The Czech central bank (CNB) increased the two-week repo rate by 0.50 percentage point (pp) to 5%, CNB Governor Jiri Rusnok announced in his presentation on March 31. Five members voted in favour of this decision, two members voted for leaving rates at 4.5%.
At the same time, the bank board increased the discount rate by 0.5pp to 4% and the Lombard rate to 6%. The new interest rates come into effect on April 1, 2022.
The decision demonstrates that the CNB still sees inflation as the bigger threat to the Czech economy, despite the growing signs of stagflation, as the war in Ukraine pushes up inflation but also cuts growth.
"The current economic development is showing a stagflationary trend, which is generally an unpleasant dilemma for central banks. However, in a situation with a very low unemployment rate in the domestic economy, the CNB has decided to focus on fighting inflation for the time being, and concerns about the economy's growth have been pushed to the sidelines for now," said Jakub Seidler, chief economist at the Czech Banking Association.
According to the CNB report, the European economy, which was recovering from the coronavirus pandemic in early 2022, will be adversely affected by the war in Ukraine. The conflict itself and the sanctions against Russia led to a sharp rise in energy, industrial and food commodity prices. It is expected to result also in longer-lasting problems with material and component supplies.
The winter forecast expected the Czech economy to rise around 3% in 2021 and 2022. Nevertheless, the war in Ukraine is expected to reduce expected economic growth roughly to one-half of that figure.
“Today´s monetary policy decision is underpinned by an assessment of the currently available information, which largely relates to the war in Ukraine. The war has significantly changed the outlooks for the foreign and domestic variables included in the CNB’s winter forecast. Consistent with the winter forecast was a substantial rise in market interest rates, followed by a gradual decline from the second half of this year onwards,” the bank said.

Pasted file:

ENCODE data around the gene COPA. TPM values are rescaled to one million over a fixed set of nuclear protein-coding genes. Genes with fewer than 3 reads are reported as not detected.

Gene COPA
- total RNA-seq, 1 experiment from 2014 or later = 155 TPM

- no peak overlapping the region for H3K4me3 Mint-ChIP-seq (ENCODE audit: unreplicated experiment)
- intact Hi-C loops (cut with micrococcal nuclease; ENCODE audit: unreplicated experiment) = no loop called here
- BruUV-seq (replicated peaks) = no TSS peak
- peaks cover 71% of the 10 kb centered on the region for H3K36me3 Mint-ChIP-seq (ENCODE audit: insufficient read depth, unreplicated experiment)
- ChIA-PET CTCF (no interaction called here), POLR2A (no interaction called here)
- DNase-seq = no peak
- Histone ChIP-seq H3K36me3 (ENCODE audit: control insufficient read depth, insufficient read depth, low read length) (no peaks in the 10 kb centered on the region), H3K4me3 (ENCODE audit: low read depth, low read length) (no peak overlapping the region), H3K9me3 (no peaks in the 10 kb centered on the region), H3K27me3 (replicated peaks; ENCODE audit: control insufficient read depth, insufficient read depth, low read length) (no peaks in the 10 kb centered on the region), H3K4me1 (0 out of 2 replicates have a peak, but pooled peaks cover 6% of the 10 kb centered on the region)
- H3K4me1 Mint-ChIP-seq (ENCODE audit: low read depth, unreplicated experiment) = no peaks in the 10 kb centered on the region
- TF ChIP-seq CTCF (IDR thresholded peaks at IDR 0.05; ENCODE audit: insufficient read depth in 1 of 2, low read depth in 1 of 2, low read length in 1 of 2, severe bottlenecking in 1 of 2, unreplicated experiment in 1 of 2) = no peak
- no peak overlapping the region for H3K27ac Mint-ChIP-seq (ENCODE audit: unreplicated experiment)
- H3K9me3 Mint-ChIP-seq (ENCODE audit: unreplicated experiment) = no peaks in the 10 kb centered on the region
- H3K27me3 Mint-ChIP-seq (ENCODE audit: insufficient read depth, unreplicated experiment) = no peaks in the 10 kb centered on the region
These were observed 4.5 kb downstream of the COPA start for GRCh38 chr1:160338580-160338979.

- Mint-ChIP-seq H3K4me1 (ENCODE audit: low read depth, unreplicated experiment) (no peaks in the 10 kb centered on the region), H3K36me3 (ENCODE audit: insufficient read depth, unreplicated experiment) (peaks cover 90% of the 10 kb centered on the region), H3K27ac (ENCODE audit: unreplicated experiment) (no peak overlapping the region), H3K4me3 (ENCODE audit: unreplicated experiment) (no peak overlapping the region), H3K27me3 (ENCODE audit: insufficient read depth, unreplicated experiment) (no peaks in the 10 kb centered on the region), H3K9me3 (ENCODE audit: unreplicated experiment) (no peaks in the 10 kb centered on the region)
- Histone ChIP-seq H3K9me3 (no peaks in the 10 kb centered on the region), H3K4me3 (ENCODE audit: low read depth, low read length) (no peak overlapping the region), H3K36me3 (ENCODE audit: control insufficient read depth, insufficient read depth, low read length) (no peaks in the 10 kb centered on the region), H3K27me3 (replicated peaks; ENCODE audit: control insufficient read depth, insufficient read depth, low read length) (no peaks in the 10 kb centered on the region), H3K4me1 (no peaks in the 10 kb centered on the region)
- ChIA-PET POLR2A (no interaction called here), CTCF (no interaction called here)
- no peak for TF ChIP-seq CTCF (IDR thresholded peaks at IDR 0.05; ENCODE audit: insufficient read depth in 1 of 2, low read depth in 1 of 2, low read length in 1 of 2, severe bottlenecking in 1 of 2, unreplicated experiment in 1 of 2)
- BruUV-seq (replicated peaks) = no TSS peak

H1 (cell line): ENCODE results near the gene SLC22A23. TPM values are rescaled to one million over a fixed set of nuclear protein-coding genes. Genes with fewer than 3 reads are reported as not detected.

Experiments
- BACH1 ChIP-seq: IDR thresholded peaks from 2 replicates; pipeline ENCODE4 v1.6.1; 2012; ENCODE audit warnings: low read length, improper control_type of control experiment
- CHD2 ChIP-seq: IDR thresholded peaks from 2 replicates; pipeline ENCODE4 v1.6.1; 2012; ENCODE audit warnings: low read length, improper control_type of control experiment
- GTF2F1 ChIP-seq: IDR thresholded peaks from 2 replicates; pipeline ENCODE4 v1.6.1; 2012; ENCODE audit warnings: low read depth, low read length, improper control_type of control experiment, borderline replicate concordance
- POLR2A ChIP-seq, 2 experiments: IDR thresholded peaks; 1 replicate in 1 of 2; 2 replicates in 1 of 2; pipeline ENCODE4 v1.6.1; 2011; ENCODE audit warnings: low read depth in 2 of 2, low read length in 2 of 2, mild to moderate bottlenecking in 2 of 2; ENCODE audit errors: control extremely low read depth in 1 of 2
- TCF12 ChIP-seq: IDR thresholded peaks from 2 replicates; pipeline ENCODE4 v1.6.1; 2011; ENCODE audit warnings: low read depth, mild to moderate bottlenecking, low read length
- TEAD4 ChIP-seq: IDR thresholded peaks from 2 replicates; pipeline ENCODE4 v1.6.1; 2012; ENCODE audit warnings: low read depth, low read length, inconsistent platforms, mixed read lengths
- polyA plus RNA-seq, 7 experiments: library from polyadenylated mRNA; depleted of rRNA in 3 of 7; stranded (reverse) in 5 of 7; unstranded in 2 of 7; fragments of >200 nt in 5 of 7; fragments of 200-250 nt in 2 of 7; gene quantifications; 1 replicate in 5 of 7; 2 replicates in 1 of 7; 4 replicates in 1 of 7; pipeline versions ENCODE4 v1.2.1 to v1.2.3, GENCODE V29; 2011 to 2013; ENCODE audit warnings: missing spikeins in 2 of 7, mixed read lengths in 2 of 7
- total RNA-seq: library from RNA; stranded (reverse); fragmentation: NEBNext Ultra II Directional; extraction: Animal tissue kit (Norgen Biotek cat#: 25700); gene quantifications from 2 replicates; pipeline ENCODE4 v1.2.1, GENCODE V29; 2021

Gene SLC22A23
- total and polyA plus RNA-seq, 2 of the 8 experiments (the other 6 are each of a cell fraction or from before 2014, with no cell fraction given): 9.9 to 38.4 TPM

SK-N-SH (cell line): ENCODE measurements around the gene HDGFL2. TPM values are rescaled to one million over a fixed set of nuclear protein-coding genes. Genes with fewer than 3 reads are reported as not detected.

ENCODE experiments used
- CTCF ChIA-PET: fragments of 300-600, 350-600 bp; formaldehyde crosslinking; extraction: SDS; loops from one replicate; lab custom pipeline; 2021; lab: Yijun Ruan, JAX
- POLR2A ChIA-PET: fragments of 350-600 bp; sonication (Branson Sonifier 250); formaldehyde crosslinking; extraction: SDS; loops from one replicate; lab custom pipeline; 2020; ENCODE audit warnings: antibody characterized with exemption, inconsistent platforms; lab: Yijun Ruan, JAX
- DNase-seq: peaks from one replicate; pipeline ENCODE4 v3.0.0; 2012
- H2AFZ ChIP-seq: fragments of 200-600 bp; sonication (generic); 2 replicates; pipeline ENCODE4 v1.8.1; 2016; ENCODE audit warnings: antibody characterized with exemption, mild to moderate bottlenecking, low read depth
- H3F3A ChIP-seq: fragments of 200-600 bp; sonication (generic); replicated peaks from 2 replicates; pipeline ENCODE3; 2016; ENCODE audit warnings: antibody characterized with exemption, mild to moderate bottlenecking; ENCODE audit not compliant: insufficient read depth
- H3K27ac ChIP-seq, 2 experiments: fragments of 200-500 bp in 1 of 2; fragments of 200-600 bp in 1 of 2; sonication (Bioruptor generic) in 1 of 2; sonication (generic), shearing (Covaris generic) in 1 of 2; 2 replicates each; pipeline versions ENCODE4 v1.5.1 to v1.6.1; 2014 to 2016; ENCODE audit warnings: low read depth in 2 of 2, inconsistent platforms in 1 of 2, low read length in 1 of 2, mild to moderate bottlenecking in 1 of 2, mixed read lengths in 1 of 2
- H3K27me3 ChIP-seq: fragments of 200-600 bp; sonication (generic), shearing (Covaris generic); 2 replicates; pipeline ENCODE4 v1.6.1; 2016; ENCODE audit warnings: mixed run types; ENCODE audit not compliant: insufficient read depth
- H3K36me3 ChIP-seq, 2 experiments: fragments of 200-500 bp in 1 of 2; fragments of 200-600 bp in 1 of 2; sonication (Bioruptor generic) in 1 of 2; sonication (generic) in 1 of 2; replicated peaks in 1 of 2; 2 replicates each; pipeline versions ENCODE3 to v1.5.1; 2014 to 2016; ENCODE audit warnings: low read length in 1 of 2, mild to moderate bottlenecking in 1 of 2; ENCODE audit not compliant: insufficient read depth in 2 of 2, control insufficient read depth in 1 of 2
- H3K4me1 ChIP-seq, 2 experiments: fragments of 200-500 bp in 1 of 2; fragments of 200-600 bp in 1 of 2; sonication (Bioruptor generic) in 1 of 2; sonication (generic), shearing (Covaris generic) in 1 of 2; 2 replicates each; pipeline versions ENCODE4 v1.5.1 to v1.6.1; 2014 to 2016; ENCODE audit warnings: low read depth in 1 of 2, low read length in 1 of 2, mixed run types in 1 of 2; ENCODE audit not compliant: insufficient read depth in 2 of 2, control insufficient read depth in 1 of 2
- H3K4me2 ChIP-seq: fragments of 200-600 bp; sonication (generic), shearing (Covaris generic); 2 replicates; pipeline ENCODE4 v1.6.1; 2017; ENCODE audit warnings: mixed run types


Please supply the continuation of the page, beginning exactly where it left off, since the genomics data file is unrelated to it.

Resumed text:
The CNB winter forecast expected Czech inflation to peak in 1H22, followed by a drop to 2% target. However, based on the current estimate, inflation is forecast to remain at a high level for this year.
In 2M22, inflation increased before the outbreak of war in Ukraine and exceeded 11% in February, well above the forecast, driven mainly by a sharp rise in food and energy prices. Now the war in Ukraine, which is one of the world’s leading exporters of wheat, is generating additional price pressures in the food sector.
“This may mark the end of the cycle, but the worsening inflation outlook means that there is a risk of further interest rate hikes in the coming months,” commented Joseph Marlow, Assistant Emerging Europe Economist at UK forecaster Capital Economics.
“Inflation pressures continue to run hot in Czechia, with the headline inflation rate hitting a fresh 20-year high of 11.1% y/y in February and core inflation soaring to 10.4% y/y. The war in Ukraine will add to inflationary pressures over the next few months by pushing up energy costs and causing supply disruptions, and we think that headline inflation could reach around 13% by the middle of the year,” Marlow noted.
“For now, we suspect that today’s 50bp increase will mark the end of the tightening cycle, but we will be watching the press conference closely to assess whether the CNB has become more concerned with the inflation outlook and feels the need to continue tightening,” Marlow said.